Sleeping in a hammock during a backpacking trip (as opposed to sleeping on the ground in a tent) has become quite popular in the past few years. However – as evidenced by some questions which the Ask Baz team has fielded recently, there is clearly some confusion around some basic aspects of hammock camping. So - we thought it was time to take a look at how to get the best from a hammock system (which we define as a hammock plus a bug net and tarp).
In putting this article together, we had some input from (as always) our staff here in the office, plus Jake Ferguson from GearJunkie, and some colleagues from the retail stores which sell our hammocks.
This article assumes that you have not yet purchased a hammock system. When you get ready to make that purchase, the first point is to be aware of the weight and packed volume of the entire system – including the suspension straps. Ask the store staff for assistance in grouping together the hammock, suspension, bug net (if separate) and tarp – then compare the weight and volume with other hammock systems (and perhaps also with a lightweight tent for perspective). A first-time hammock camper may end up with a system weighing around 5 lbs / 2300g – but by paying attention to the weight of the components, you can essentially halve this.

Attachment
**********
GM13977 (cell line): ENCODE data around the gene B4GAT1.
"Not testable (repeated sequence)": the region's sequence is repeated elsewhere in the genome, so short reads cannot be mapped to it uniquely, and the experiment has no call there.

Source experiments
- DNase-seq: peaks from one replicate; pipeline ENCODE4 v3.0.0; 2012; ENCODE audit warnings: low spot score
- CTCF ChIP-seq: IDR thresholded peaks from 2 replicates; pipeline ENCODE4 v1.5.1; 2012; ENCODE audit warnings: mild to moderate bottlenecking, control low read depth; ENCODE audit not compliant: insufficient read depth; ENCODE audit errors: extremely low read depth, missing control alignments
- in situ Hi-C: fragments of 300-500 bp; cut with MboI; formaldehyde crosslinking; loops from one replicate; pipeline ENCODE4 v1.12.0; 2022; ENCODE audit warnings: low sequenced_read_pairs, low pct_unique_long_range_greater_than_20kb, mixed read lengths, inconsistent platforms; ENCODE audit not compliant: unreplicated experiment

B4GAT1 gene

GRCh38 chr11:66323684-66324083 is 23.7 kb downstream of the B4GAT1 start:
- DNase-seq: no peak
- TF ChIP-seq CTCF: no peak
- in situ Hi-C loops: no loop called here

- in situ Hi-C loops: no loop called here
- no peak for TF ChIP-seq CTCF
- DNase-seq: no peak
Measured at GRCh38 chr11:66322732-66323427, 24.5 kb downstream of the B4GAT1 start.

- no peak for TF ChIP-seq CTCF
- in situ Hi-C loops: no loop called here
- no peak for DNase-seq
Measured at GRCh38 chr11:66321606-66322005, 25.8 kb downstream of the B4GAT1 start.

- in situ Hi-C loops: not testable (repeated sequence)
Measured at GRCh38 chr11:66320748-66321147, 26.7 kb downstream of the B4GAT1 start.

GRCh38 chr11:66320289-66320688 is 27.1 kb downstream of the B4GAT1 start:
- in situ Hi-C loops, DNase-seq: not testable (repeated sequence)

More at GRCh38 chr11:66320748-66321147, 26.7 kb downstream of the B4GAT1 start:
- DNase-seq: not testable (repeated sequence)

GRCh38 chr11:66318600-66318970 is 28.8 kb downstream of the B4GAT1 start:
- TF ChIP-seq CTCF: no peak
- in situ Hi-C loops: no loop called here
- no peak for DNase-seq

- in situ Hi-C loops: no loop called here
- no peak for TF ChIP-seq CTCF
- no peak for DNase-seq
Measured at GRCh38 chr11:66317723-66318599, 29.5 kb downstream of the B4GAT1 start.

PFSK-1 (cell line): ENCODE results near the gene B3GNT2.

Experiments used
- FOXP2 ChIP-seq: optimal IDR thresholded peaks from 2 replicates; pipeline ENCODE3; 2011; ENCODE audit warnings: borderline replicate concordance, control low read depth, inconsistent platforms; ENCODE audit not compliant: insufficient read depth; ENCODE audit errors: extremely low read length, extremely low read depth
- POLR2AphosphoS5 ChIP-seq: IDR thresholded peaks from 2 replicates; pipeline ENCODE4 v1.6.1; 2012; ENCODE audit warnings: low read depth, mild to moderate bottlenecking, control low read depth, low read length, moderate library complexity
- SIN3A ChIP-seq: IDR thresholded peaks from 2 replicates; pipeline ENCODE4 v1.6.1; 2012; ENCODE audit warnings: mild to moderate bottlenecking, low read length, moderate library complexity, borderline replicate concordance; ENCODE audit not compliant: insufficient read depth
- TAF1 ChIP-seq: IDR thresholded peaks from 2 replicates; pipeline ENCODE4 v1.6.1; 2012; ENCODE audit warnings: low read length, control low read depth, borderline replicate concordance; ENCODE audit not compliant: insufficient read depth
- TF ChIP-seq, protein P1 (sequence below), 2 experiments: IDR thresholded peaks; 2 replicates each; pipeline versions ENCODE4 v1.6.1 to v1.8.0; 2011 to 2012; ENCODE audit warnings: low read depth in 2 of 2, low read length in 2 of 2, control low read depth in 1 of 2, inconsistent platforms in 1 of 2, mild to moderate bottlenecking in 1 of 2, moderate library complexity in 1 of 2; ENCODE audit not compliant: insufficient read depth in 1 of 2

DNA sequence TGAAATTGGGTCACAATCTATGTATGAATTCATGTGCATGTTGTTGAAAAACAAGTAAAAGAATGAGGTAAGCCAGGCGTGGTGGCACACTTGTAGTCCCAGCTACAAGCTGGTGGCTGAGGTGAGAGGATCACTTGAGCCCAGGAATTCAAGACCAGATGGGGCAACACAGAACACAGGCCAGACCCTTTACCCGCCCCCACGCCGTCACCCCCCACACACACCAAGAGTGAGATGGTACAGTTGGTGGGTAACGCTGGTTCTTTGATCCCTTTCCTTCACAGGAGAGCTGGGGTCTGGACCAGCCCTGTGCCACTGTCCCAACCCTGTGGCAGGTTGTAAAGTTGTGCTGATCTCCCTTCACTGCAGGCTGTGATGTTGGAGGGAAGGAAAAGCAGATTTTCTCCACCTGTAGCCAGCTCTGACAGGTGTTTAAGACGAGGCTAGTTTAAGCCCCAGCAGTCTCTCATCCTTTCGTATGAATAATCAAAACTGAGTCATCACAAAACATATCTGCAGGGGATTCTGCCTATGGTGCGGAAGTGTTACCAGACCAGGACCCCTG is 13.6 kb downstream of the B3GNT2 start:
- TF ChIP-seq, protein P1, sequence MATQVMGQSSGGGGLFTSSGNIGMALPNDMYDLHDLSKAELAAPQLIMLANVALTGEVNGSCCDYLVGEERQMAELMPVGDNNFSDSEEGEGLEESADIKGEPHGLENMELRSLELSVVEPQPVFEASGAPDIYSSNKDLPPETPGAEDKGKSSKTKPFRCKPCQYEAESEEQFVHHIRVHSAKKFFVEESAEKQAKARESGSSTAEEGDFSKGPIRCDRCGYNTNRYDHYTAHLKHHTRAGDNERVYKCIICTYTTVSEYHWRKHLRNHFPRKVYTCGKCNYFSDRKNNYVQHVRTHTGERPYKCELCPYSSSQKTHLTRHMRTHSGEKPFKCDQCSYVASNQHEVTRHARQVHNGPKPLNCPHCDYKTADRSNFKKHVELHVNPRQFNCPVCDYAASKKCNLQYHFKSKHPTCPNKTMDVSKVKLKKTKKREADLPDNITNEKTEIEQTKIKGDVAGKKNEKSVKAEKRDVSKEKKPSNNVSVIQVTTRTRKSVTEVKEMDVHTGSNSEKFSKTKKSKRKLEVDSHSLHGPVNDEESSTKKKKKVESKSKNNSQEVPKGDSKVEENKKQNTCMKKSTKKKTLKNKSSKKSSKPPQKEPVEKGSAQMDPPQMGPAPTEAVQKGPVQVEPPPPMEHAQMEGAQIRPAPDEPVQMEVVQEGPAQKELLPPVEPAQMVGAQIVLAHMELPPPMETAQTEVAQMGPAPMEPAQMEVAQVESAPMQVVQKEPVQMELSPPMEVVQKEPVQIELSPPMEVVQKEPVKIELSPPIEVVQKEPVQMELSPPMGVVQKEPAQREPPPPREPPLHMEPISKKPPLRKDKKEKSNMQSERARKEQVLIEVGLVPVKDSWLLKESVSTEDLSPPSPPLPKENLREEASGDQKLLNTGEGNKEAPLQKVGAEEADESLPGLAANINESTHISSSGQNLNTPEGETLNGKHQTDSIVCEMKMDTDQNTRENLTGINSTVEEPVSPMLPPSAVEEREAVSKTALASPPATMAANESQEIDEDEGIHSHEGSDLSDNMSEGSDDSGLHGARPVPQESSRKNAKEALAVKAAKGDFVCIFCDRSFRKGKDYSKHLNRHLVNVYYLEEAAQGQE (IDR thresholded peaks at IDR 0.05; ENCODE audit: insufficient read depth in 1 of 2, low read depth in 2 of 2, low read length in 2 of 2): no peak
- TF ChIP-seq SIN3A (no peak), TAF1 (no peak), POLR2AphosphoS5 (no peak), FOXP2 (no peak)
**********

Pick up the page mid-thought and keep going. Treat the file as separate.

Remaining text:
The second point is to determine how quickly/how easily the system can be set up. Key points here are how quickly the suspension straps can be secured around trees/car roof racks etc. and adjusted to the correct pitch angle; and how quickly the bug net (if separate) can be deployed. You may hear salespeople claiming that both these operations can be completed ‘in two minutes’ – if so, you should ask to see this done with the system you are contemplating. The Ask Baz team has seen users struggling with looped straps and carabiners, and bug nets with ridge lines and multiple stake-out points for over 20 minutes – which is a long time to be exposed to bugs or bad weather.
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